Jamie Molaro, PhD
Planetary Scientist, Feminist, Artist, Nerd

I am a Postdoc Fellow at NASA's Jet Propulsion Laboratory.* My current research focuses on rock breakdown due to diurnal thermal stresses induced at the surfaces of terrestrial bodies throughout the solar system. My work aims to quantify the contribution thermal breakdown processes make to the breakdown of rocks and craters, production of regolith, and modification of their surfaces over time. Thermal breakdown likely plays a significant role on bodies that have large diurnal temperature ranges, such as Mercury and Phaethon, the Mercury crossing asteroid that is the source of the geminid meteor shower. I study these processes at a variety of scales, from micro- to macroscopic, working to build an in-depth understanding the role thermal forcing plays in surface evolution. I'm also investigating the role thermal cycling plays on surfaces that have a mixture of rock and ice, such as Ceres, comets, and icy moons, and exploring the differences in fracture processes between rock and ice. Other projects focus on understanding asteroid thermal inertia and characterizing active surface processes at Europa. I employ primarily numerical modeling techniques in my research, along with the occasional laboratory experiment and terrestrial field study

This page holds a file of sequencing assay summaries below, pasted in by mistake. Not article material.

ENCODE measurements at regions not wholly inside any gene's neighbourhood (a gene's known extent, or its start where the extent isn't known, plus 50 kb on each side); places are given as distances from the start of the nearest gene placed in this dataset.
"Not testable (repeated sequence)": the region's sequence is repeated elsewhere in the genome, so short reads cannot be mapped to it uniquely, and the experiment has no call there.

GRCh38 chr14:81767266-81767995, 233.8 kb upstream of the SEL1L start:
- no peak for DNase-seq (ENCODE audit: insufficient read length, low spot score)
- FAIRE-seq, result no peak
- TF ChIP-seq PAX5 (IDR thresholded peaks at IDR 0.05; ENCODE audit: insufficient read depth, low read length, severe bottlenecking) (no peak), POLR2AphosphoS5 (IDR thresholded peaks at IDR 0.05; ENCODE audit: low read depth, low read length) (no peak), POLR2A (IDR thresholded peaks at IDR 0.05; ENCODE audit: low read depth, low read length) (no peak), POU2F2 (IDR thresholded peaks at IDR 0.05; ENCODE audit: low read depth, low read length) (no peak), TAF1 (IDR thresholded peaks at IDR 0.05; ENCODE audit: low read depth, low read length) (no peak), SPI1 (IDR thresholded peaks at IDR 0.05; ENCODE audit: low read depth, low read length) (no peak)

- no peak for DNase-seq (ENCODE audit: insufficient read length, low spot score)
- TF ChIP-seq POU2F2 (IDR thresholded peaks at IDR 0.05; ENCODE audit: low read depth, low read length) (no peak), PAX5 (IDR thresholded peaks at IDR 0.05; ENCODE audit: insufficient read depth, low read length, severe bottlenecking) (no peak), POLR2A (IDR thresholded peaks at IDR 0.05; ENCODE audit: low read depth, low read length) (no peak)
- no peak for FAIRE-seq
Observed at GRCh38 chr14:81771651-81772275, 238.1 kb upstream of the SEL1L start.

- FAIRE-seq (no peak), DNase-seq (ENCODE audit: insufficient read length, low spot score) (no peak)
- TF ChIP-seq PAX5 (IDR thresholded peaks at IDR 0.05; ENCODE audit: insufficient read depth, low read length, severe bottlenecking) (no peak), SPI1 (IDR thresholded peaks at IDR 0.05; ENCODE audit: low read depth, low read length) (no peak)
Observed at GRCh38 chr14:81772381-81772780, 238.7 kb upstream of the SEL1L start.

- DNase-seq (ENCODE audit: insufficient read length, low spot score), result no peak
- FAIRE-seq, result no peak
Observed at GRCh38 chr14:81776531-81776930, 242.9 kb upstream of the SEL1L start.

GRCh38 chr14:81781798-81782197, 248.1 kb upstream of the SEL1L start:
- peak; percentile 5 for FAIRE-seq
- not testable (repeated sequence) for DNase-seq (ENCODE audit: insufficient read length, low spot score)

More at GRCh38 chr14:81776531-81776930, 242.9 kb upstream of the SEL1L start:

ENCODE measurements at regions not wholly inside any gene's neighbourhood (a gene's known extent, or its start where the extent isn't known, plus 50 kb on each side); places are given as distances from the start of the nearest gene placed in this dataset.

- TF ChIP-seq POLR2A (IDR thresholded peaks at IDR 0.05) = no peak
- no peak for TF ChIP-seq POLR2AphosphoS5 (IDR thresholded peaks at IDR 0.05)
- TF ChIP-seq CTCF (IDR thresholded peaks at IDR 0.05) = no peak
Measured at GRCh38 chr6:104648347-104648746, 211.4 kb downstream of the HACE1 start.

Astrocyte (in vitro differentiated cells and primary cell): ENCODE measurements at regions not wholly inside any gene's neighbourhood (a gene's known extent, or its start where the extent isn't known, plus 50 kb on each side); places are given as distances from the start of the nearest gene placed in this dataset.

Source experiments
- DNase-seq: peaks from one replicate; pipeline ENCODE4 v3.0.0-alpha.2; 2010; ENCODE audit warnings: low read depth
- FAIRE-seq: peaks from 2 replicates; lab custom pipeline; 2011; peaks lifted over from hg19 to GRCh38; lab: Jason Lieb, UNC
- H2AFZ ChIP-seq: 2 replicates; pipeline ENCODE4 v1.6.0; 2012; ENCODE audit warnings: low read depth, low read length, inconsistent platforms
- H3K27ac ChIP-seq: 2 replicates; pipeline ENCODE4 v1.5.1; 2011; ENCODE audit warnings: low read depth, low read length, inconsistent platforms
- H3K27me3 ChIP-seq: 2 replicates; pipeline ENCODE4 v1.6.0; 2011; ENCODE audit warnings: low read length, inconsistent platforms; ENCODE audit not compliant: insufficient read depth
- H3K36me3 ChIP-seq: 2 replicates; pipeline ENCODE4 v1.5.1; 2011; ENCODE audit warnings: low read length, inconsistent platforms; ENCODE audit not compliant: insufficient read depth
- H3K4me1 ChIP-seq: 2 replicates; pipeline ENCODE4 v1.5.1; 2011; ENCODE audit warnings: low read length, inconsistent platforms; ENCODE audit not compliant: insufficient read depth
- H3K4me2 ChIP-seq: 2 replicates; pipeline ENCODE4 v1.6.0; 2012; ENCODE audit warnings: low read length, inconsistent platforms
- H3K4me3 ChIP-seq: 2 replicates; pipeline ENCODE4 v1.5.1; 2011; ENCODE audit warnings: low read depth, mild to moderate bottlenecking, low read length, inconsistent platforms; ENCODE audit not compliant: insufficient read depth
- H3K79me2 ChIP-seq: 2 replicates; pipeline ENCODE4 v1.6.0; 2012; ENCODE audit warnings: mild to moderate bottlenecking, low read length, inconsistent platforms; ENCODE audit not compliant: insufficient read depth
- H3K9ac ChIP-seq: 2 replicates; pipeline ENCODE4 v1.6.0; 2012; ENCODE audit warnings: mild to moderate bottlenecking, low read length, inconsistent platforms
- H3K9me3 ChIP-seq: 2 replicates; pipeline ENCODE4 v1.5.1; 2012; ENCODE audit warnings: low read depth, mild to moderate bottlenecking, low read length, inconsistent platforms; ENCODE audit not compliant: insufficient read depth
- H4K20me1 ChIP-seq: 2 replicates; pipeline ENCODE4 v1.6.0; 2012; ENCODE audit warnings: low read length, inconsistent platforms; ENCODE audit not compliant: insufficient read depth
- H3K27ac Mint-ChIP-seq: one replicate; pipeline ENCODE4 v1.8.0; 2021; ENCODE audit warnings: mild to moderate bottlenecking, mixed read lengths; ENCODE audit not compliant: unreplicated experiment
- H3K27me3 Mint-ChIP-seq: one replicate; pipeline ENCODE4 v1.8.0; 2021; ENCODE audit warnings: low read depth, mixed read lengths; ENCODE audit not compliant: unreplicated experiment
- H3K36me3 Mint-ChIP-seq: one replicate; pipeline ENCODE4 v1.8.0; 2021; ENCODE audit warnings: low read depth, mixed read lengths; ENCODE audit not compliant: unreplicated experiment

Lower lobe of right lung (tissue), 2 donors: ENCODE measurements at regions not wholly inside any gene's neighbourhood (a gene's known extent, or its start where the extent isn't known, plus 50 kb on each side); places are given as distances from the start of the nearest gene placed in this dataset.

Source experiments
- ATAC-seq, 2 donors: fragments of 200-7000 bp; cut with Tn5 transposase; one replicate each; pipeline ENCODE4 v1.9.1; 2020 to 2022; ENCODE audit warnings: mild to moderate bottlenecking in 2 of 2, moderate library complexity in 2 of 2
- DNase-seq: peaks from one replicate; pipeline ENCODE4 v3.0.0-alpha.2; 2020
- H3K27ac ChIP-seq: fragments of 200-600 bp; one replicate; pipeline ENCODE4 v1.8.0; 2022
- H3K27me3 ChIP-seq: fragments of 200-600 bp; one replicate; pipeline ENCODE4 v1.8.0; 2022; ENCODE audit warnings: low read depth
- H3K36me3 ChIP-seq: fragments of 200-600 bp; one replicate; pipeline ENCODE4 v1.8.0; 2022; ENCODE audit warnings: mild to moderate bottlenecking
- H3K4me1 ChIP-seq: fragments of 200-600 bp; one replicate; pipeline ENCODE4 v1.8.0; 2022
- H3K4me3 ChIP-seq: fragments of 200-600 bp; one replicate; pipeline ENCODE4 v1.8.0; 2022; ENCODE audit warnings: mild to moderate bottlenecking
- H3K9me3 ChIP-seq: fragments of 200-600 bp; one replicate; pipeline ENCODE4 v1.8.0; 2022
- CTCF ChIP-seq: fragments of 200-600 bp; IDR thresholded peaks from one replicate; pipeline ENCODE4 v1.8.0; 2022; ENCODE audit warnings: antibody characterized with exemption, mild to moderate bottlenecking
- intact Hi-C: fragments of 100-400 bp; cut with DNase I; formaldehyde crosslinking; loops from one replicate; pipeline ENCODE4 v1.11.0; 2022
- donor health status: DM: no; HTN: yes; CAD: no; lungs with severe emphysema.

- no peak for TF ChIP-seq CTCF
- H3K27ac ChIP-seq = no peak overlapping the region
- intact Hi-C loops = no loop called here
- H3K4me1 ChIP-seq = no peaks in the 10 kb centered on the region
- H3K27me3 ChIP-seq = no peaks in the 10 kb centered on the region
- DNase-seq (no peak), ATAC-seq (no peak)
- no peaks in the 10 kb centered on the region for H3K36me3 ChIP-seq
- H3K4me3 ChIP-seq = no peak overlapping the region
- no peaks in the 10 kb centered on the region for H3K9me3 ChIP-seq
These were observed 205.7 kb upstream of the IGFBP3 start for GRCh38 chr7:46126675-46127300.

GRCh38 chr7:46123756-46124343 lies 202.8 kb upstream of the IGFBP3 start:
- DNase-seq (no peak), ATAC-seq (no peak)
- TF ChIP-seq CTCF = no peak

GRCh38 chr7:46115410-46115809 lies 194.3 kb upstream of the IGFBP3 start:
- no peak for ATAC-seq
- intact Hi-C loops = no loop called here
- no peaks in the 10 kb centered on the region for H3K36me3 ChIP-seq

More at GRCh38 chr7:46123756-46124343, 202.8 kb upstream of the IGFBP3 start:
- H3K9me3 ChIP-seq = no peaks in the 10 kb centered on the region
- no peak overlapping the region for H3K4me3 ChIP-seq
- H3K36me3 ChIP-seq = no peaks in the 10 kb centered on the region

Postdoctoral Research Fellow
Jet Propulsion Laboratory
M/S 183-205
4800 Oak Grove Drive
Pasadena, CA 91109


jmolaro (at) jpl.nasa.gov


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*(Content and opinions on this site are my own)